While attendees at a Senate subcommittee meeting were tuned in to the testimony given by President Thomas J. Haas and other university presidents, a few people concentrated on the furniture in the room.
A brand-new chair built by a West Michigan firm made its debut February 27 in Loosemore Auditorium at the Michigan Senate Higher Education Appropriations Subcommittee meeting, thanks in part to research by a Grand Valley faculty member.
Barb Hoogenboom, associate professor of physical therapy, met izzy+ CEO Chuck Saylor when he needed therapy for a back injury in 2007. She said he was interested in “excellent sitting” and wondered how an office chair could influence that.
Chairs from a West Michigan firm were designed with research help from a physical therapy professor. The Wabi chairs debuted at the DeVos Center during a state Senate hearing.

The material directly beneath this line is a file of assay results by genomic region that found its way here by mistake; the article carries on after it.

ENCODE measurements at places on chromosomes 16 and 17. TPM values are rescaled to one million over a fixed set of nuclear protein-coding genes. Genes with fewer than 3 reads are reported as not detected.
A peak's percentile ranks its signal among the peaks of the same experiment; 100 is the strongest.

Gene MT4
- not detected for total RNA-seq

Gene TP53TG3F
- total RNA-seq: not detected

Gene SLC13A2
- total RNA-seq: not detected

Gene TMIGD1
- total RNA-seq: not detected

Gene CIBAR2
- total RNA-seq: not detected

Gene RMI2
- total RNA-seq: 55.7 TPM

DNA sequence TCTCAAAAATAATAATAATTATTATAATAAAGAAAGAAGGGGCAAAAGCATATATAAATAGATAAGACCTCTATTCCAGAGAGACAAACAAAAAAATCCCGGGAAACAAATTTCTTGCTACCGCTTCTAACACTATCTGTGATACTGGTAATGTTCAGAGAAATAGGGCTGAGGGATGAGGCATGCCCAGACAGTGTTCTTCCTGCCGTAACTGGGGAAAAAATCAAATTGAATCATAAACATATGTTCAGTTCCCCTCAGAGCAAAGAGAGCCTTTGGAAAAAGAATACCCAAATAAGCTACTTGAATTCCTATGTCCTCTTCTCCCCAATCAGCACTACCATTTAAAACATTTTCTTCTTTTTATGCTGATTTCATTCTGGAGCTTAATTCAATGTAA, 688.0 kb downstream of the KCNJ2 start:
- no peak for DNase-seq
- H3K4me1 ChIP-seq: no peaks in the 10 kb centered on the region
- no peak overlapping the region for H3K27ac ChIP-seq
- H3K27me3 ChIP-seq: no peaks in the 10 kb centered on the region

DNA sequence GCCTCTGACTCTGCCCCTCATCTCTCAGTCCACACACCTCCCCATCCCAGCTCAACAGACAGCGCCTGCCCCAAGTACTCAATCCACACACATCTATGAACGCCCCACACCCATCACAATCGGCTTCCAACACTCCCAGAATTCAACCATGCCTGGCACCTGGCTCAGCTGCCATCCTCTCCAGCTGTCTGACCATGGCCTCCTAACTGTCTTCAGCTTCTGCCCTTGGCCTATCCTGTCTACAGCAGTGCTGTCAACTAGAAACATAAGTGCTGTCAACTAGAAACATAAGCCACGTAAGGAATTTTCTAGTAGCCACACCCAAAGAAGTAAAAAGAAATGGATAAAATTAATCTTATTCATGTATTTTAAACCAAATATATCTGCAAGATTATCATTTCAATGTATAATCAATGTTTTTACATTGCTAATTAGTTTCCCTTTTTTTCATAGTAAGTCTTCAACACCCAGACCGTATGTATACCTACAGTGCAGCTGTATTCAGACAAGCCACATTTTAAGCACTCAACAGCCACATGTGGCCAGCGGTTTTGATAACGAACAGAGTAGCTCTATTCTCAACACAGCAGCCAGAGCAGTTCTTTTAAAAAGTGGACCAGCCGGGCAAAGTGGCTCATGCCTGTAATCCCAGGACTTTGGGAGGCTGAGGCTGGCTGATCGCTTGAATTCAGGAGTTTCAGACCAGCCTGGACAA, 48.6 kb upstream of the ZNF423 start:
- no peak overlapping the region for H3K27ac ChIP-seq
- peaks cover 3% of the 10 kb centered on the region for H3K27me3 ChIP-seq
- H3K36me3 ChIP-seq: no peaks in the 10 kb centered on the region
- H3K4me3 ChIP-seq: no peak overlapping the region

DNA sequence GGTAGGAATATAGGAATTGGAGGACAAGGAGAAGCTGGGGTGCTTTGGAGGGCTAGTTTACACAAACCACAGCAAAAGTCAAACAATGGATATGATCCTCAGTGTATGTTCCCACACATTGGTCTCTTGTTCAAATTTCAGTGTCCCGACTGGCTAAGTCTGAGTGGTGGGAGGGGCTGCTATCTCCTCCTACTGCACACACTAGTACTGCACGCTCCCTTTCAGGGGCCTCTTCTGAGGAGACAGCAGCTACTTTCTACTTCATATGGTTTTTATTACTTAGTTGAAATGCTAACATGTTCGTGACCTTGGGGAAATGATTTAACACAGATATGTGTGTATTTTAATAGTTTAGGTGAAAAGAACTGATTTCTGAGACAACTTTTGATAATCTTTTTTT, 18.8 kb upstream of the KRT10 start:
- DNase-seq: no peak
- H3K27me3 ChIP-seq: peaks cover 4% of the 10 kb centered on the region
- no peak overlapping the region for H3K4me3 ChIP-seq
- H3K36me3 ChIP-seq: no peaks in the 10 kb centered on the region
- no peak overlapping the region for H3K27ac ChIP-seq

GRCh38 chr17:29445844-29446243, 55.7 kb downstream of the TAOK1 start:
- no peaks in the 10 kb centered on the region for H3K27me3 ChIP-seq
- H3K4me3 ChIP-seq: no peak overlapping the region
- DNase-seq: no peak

photo by Bernadine Carey-Tucker
Hoogenboom and several graduate assistants used the biomechanics lab and researched chair comfort and support, and enlisted opinions from many people in the College of Health Professions. “We have additional long-term research studies planned now that the development of the chair has progressed and it’s been released,” she said.
One of the chair’s differences is in back support. Instead of lumbar support, the Wabi chair focuses on the seat pan to build a better seating position.
Saylor said: “I really value the university’s support and partnership. This is a tremendous asset to area businesses.”
Hoogenboom offered advice for office workers who sit for long periods of time. “Limit time spent sitting, or break up work tasks to allow for movement,” she said. “When sitting, maintain excellent posture in a workplace designed for optimal posture and work.”
The launch of a new degree program for working adults shows that Grand Valley is meeting the needs of nontraditional students in an innovative way.